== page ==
To some extent, the latter must surely be the case. Last year, The Daily Telegraph reported that a Which? blind tasting had rated Aldi’s champagne (a tenner a bottle) more highly than Laurent-Perrier and Moët & Chandon. You would be a fool, a snob, or a very expert connoisseur to choose the big names and their attendant big prices. I will leave the reader to decide into which category he or she falls.

A word at this point on champagne. I am as much of a fan of a good dollop of fizz as the next man, but it can be hideously overpriced. Cava and, more recently, prosecco have, of course, made real inroads into champagne sales, and the market for English sparkling wine, such as the excellent Nyetimber, is booming. However, sometimes only the genuine article will do. Forget Moët & Chandon: it is overpriced and unremarkable. If you do drink it, please at least remember that the ‘t’ in Moët is hard and should be voiced. I’m not a huge fan of Bollinger, either, despite its legendary status (thanks in no small part to the appalling Absolutely Fabulous). Taittinger I do like, but it’s more than £30 for even the standard non-vintage, which is a lot to pay for a famous name. If you are willing to make the financial outlay, Billecart-Salmon is excellent, and the rosé is particularly good (a friend of mine bought a bottle on the day I had my viva, and it was a lovely treat: of course, the PhD remains unfinished… but this is The Year).

Champagne is probably the most obvious product for which people are still willing to pay for the brand name. Yet there are areas in which there exists no discount option for even the savviest bargain-hunter. A good example is aftershave (and, I daresay, perfume too). I favour Acqua di Parma, though I also occasionally wear Creed’s Green Irish Tweed, which was used by Cary Grant, apparently. But they’re expensive. A good deal can be had when travelling by buying at duty-free, but there is no Aldi equivalent for scent. If you want a particular product, you have to pay.

Falling somewhere between the two, for me, are watches. Clearly, one can have a timepiece for very little money, one which will accurately and reliably tell you the time without offending aesthetic sensibilities. So the bargain marklet exists. But I am, I suppose, a bit snobbish about watches. I’m sure there are many people for whom they are purely functional items, to allow them to track the passage of the sun across the sky, but for me they are about display too. Therefore brands matter. When that EuroMillions win comes, for surely it will, I will be off to my local horological dealer to buy a collection: a Cartier Tank, for sure, and a Dunhill facet; probably a TAG Heuer Monaco, and maybe a Rolex Oyster Perpetual. For the moment, until Croesus-like wealth falls into my lap, I have an Omega Seamaster which was bought for me many years ago, when Pierce Brosnan was re-popularising the brand in his Bondian pomp, and a relatively modest Rotary, which is smart and unfussy.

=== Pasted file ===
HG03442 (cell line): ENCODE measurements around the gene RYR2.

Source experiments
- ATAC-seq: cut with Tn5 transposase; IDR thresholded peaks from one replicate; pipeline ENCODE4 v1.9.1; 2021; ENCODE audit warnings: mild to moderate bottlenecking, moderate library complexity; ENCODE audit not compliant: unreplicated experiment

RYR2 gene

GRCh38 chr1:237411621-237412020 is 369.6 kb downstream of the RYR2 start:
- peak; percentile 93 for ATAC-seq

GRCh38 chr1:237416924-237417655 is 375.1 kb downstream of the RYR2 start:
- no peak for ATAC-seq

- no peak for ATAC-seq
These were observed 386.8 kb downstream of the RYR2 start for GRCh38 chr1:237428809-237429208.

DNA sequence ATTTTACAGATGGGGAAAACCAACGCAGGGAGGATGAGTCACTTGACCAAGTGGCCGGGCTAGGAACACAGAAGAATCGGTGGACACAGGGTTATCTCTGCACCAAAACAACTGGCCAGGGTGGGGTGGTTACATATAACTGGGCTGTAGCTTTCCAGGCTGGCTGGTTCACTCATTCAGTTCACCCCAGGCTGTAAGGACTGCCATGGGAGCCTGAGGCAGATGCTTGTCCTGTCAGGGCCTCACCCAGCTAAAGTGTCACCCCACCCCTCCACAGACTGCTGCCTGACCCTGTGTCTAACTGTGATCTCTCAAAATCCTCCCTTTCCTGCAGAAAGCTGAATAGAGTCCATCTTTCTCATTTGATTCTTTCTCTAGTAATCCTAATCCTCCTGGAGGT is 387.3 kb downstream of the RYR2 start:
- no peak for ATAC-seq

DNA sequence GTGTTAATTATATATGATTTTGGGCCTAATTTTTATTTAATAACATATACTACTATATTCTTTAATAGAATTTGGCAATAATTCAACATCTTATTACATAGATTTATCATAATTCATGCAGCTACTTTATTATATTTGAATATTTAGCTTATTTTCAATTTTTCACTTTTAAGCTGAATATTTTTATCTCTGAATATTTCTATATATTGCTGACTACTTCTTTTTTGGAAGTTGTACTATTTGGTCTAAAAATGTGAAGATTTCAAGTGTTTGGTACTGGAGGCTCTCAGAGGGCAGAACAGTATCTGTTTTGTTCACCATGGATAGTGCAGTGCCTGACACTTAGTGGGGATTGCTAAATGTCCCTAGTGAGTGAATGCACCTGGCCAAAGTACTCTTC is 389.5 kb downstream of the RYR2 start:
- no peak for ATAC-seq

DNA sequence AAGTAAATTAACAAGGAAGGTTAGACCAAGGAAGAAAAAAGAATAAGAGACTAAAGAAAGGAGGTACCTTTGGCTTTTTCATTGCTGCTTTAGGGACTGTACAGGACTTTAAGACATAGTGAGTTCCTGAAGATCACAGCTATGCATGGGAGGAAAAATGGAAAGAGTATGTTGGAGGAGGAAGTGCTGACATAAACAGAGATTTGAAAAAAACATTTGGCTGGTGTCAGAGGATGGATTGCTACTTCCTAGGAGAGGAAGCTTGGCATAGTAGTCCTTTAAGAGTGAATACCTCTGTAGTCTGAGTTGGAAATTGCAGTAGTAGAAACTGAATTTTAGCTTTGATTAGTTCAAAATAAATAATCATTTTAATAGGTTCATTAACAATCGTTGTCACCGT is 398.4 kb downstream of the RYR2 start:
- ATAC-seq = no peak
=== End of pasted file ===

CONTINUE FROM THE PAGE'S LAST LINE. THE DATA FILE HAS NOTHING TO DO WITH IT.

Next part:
Back to cars (a field on which I can hold forth at enormous length). There is little doubt that the Vignale range of Fords is very good. Personally, I think Ford are going great guns at the moment, and have a well-designed set of models, from the Fiesta to the Edge. The Focus RS is a ridiculously fast car and really recalls the hot hatches of the late 1980s. However, there will always be people who will not be comfortable saying they drive a Ford, and will pay more money for a perhaps-less-capable Mercedes or Audi. It is a strange marker of accomplishment, the brand of car you drive (if any), and I think it is probably a male trait. It always makes me think of Seventies swingers throwing their car keys into a bowl. I’m not immune to the arms race myself; I would very much like a Maserati Quattroporte, partly because it’s a lovely car, but partly so I could say to people, “I’m sorry I’m late, I was just parking THE MASERATI”. (Not an excuse to use at the synagogue on a Saturday, by the way. Awkward.)

So what is the conclusion? I suppose it depends on what sort of person you are, and what you’re buying. Quality can be had at comparatively modest prices in some markets. Whether it’s Aldi champagne or a Ford Mondeo, you don’t need to pay top dollar. But sometimes the brand is the point. You do sometimes get what you pay for.

Wednesday, 18 January 2017